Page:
His talents as an outstanding manager were shown not only by his recognition of the true value of the old Ashio mine but also - at the time he acquired the mine - by his hiring of gifted young university-trained engineers, extremely valuable human resources at that time, and his decision to buy imported machines. In other words, the establishment at a stroke of Me through M4 had a tremendous impact on the company's development.
What remained for the company to attain was M5 (markets). The beginning of the 1880s marked a world-wide overproduction of copper because of the development of copper mines in several western US states. But the substitution of iron telegraphic wire with wire made of hard copper in Europe in 1886 created new demand for copper and transformed its market. Encouraged by this new trend, Jardine, Matheson and Co., a concern well-known from its wide-ranging activities in Asia, proposed a long-term contract with Furukawa in 1888, by which Furukawa acquired, in a single stroke, a full set of M5, which, further, made possible a complete renewal of the mine's facilities.
Furukawa succeeded in roughly 20 years' time in modernizing the Ashio Copper Mine. The first step was a careful survey of pit faces and the adoption of a direct excavation method aiming at rich veins. This method, designed to open mines from the gangway for drainage and hauling, was similar to the adit-opening method used in the West and was aimed at topping rich veins by speeding digging from the lowest level (Murakami and Hara 1982). Furukawa had successfully adopted this method at the Kusakura Mine. Five years after the purchase of the Ashio mine, the miners discovered - using this method and after digging 140 meters - the first rich vein; two years later, a second one was uncovered.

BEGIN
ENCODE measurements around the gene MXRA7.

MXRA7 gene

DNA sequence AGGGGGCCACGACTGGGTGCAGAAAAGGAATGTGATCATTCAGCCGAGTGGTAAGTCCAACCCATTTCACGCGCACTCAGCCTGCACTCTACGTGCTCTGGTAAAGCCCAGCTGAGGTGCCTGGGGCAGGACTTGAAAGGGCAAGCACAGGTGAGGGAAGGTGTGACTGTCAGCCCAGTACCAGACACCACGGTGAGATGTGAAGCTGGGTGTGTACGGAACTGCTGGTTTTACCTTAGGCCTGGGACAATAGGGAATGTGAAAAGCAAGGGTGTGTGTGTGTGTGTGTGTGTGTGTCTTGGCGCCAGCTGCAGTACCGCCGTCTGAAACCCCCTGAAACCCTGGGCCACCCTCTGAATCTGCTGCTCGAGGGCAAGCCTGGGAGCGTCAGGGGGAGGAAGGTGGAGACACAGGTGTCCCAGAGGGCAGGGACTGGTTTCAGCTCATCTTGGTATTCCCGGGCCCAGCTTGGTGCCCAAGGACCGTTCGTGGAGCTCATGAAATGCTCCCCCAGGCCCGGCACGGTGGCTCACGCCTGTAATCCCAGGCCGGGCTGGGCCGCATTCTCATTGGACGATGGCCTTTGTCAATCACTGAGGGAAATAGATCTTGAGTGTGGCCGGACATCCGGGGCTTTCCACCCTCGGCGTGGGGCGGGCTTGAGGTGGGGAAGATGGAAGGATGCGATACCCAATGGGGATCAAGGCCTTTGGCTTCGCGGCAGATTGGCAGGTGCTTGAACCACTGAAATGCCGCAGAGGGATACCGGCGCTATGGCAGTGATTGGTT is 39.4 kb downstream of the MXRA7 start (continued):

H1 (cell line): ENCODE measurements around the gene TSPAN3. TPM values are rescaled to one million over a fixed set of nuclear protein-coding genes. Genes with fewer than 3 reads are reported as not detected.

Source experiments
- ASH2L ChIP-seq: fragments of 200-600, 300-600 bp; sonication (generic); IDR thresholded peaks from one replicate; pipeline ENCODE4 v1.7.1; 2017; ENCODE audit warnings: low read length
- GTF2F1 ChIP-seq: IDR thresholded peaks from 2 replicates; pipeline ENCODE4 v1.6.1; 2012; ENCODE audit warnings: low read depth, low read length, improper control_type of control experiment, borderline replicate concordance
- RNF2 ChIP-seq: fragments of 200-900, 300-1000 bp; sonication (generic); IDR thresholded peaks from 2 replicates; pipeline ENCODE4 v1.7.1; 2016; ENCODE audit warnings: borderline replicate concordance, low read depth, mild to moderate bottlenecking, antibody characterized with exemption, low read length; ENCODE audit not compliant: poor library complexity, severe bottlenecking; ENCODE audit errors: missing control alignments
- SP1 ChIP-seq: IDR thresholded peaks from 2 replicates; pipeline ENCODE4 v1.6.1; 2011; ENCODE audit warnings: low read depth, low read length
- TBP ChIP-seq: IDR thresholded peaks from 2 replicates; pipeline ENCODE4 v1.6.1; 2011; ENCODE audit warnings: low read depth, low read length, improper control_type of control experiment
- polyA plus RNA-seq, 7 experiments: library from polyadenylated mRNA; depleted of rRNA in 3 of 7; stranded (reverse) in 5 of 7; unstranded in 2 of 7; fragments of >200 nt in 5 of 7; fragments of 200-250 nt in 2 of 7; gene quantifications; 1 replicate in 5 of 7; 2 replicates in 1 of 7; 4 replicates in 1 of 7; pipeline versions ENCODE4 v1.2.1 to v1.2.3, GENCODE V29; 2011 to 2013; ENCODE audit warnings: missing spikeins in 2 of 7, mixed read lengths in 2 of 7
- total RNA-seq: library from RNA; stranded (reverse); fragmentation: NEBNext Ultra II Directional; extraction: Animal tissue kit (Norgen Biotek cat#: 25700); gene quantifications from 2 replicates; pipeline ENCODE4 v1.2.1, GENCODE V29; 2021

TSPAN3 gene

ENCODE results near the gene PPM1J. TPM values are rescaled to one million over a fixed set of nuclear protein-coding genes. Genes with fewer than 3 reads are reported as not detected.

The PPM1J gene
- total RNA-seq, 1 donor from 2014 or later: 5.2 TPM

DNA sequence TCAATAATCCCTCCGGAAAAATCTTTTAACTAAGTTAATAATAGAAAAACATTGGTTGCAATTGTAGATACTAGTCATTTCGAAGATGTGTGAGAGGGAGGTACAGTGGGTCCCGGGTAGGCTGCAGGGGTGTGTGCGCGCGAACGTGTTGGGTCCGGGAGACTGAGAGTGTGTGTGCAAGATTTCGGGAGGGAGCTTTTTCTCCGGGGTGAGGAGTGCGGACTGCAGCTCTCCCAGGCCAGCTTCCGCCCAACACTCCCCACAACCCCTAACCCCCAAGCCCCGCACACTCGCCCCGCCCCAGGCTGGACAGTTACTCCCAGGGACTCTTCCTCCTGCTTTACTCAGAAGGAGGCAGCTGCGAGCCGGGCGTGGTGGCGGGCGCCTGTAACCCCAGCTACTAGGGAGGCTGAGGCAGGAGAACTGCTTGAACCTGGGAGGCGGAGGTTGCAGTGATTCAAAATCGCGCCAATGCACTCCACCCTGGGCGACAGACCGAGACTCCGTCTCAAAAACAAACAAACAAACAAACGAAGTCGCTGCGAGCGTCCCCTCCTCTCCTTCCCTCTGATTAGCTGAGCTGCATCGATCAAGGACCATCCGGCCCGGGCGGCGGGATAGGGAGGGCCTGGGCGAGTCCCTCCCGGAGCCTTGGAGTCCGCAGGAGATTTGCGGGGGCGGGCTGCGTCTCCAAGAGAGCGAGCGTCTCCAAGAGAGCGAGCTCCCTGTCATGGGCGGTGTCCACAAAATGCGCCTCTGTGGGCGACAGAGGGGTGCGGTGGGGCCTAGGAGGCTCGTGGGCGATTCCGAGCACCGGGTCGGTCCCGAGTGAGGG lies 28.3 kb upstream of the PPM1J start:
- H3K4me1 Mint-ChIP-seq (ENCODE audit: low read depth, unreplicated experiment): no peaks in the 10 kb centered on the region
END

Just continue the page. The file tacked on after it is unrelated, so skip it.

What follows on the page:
At the beginning of Meiji, every government-operated mine was unsuccessful because emphasis was given to equipment and mechanization at the expense of the development of new sources of ore, the life of a mine (Murakami and Hara 1982).
In contrast, Furukawa adopted a comprehensive development programme based on the modern method of opening a gangway; nevertheless, the company otherwise remained dependent on traditional technology. In comparison with Sumitomo, a pioneer in copper mining, Furukawa was anxious to introduce modern technology, but realization came only in later years. Even as late as 1881, Furukawa was still relying on manual crushers and leather foot-blowers instead of steam-powered crushers and ventilators (Hoshino 1982).
On the other hand, Furukawa did use blasting powder to excavate pits and introduced rail cars for transporting earth out of the mine. In all other aspects, the old methods were still in place: manual labour was the main force for digging and for hauling.